accidents at sea, and among them a canoe attacked by what appeared at first sight demons horned and hoofed. These were the ghosts that haunt the sea, their forms having suffered a sea change, and composed as much as possible of fishes, their spears and arrows long-bodied garfish and flying-fish. If a man on returning from a canoe voyage or from fishing on the rocks falls ill, it is because one of these sea ghosts has shot him (page 196). These ghosts are therefore propitiated in any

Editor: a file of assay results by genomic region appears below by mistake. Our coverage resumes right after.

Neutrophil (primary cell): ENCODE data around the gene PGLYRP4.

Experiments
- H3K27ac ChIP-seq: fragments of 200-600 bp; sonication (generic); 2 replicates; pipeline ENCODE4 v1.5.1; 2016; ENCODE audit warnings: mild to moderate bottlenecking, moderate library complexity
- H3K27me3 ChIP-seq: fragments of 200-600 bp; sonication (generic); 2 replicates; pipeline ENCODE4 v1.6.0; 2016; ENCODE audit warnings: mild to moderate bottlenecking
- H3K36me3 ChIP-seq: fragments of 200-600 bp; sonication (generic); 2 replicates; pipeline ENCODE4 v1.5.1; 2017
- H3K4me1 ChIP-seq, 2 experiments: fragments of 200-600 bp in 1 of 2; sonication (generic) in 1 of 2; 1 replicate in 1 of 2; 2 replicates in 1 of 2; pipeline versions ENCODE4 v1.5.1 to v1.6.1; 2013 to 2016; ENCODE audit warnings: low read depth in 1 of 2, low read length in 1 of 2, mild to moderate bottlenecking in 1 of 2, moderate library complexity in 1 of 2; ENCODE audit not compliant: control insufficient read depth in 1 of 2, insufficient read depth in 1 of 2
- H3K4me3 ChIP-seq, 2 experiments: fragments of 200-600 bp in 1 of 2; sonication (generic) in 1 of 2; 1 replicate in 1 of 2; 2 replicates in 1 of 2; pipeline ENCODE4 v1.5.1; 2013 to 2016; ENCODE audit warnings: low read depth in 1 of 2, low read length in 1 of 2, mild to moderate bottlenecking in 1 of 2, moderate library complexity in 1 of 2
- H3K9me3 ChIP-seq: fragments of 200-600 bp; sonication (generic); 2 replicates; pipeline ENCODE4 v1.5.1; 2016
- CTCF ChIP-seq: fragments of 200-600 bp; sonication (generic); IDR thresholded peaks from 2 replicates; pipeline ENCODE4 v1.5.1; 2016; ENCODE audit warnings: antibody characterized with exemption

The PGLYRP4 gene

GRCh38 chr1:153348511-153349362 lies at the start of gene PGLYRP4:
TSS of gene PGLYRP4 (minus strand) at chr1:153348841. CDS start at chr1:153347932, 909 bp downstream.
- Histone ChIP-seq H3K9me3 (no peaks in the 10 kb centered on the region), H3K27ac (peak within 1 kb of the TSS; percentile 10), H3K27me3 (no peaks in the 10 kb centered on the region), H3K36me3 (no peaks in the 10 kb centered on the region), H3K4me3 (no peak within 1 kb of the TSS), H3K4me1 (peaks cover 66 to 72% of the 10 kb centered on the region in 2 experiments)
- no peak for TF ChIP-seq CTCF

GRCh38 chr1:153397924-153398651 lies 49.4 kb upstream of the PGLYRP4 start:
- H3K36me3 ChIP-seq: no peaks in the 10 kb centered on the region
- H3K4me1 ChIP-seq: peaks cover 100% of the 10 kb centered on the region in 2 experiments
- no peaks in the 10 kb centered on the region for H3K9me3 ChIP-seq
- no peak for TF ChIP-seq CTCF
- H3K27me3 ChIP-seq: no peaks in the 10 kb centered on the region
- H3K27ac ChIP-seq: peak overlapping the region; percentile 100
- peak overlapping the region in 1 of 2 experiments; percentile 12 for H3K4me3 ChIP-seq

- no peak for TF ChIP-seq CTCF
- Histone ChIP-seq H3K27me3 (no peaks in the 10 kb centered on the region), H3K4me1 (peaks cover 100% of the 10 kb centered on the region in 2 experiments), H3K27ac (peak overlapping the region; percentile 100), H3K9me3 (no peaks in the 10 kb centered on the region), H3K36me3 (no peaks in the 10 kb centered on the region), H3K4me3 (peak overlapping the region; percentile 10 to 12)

danger at sea with areca-nuts and fragments of food cast to them among the waves, and their anger is deprecated in prayers. Sharks also have 'ataro in them, the ghosts of those who have foretold their future appearance in that form. In these islands, as elsewhere, the death-feast is held, and a morsel of food is thrown upon the fire as the dead man's share. A great man also was commemorated by an image of him in a canoe-house or on the stage put up at feasts, and before it food was placed.